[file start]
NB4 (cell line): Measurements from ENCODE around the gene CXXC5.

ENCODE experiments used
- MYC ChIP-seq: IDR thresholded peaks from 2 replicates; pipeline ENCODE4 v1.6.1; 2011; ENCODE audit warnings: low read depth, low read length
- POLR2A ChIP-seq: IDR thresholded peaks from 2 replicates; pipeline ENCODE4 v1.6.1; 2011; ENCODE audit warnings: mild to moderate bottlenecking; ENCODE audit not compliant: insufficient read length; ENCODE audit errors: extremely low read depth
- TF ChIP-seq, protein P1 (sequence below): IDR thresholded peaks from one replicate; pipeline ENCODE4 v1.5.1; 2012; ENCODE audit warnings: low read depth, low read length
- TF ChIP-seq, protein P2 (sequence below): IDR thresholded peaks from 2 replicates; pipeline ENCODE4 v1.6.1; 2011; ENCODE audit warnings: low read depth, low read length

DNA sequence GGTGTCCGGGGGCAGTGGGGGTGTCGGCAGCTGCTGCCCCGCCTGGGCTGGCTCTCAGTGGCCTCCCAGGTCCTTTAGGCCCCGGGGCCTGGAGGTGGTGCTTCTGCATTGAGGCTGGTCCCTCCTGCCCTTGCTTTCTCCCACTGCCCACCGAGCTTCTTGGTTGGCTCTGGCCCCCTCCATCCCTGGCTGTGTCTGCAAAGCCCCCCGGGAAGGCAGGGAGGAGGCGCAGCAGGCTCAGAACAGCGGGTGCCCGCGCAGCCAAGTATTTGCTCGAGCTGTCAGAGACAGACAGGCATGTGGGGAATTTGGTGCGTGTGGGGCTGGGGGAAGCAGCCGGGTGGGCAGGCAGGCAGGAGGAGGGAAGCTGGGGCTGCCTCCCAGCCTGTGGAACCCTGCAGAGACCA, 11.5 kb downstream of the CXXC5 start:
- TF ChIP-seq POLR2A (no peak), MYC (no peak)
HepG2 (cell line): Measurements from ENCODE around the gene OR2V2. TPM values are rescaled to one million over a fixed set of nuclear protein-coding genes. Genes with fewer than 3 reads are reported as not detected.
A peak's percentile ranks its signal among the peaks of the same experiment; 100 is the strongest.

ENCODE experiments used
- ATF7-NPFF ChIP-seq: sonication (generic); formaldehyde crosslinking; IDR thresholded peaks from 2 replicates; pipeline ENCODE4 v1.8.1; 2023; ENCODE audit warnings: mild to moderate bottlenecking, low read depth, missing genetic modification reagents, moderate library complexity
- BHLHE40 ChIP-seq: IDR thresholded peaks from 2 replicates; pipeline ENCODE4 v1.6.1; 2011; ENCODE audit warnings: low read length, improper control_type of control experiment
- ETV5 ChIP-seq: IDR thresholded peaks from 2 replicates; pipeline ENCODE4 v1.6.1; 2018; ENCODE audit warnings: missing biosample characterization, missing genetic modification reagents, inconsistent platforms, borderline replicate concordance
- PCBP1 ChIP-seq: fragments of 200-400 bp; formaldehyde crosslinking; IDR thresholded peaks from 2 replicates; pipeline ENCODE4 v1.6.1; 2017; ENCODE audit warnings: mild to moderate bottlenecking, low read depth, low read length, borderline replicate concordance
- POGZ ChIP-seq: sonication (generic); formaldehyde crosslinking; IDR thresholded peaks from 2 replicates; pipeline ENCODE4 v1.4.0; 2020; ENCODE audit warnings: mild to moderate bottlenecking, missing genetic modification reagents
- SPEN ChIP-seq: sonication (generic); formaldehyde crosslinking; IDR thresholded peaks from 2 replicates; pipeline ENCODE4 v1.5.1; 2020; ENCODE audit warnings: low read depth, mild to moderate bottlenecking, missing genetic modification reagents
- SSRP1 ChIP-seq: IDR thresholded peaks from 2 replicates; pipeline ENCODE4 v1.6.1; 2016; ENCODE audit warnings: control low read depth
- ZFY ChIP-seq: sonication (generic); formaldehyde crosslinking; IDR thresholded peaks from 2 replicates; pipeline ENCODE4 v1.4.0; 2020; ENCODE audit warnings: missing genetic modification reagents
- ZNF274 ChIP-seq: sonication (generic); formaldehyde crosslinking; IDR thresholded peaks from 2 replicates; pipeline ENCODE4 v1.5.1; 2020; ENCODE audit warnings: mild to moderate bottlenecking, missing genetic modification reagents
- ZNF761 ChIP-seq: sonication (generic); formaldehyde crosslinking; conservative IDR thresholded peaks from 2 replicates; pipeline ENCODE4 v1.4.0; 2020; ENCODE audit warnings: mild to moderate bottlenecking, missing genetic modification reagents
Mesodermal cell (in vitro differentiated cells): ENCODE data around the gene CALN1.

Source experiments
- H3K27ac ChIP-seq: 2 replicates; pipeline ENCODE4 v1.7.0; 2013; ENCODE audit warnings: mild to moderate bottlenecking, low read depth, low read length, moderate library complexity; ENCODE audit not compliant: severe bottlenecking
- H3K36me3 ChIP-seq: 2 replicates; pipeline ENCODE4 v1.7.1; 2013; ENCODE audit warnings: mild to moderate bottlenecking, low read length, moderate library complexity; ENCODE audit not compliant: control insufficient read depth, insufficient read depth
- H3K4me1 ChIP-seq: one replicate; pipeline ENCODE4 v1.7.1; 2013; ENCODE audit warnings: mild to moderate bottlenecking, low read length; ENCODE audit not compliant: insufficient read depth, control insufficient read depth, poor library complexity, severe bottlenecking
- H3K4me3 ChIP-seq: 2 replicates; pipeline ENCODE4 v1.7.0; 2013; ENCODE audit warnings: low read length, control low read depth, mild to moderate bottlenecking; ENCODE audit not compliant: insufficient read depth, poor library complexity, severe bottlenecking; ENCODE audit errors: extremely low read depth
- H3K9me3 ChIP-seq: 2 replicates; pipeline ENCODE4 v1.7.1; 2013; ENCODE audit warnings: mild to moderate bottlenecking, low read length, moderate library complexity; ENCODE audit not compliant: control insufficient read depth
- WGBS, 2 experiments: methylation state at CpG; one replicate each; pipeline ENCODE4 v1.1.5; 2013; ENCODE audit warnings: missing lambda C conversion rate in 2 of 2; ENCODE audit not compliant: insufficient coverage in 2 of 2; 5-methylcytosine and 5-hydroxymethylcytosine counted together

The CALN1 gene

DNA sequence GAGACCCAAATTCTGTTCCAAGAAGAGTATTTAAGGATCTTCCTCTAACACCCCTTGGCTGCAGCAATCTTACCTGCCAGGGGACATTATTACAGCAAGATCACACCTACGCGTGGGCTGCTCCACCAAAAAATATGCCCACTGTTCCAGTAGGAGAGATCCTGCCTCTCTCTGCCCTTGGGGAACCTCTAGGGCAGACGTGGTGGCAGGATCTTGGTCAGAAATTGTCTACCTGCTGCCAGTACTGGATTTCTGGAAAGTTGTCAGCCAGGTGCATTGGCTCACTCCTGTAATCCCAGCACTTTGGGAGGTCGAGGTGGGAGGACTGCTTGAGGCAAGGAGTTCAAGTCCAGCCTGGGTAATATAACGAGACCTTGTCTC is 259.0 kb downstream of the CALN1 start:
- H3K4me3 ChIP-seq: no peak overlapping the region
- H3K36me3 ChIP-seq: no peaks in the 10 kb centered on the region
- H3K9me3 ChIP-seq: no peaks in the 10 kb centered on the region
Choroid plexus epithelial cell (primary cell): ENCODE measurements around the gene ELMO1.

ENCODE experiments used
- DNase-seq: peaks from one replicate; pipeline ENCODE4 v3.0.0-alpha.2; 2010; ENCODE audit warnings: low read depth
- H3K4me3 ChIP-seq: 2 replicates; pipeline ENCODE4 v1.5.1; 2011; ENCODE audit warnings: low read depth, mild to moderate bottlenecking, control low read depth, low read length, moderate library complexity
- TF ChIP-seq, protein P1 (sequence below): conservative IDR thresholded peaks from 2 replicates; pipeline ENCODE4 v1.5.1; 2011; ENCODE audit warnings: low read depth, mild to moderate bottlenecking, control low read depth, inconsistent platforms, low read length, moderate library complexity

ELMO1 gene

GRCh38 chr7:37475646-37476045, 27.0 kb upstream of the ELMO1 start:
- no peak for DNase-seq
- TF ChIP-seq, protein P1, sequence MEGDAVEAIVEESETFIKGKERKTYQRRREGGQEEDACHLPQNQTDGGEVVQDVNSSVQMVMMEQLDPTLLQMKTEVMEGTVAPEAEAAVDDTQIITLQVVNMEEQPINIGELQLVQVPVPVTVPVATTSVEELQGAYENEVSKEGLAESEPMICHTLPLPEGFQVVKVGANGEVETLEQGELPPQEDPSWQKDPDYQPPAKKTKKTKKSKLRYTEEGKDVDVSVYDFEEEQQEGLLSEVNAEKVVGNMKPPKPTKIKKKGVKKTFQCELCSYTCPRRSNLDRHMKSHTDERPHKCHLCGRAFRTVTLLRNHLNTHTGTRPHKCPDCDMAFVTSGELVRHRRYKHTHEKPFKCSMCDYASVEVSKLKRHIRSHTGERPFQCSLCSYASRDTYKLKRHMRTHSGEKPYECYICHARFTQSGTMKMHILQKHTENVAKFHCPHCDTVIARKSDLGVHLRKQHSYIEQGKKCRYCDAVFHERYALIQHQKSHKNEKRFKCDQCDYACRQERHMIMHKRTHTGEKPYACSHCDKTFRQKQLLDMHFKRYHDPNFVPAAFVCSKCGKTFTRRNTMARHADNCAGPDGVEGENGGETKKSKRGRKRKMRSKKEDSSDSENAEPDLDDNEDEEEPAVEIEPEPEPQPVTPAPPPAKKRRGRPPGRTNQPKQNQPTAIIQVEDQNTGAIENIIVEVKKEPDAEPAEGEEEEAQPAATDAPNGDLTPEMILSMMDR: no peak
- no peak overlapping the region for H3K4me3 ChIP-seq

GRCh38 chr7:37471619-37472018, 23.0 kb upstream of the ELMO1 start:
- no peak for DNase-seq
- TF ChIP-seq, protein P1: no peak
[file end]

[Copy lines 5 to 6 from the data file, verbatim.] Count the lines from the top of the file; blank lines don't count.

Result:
- TF ChIP-seq, protein P1 (sequence below): IDR thresholded peaks from one replicate; pipeline ENCODE4 v1.5.1; 2012; ENCODE audit warnings: low read depth, low read length
- TF ChIP-seq, protein P2 (sequence below): IDR thresholded peaks from 2 replicates; pipeline ENCODE4 v1.6.1; 2011; ENCODE audit warnings: low read depth, low read length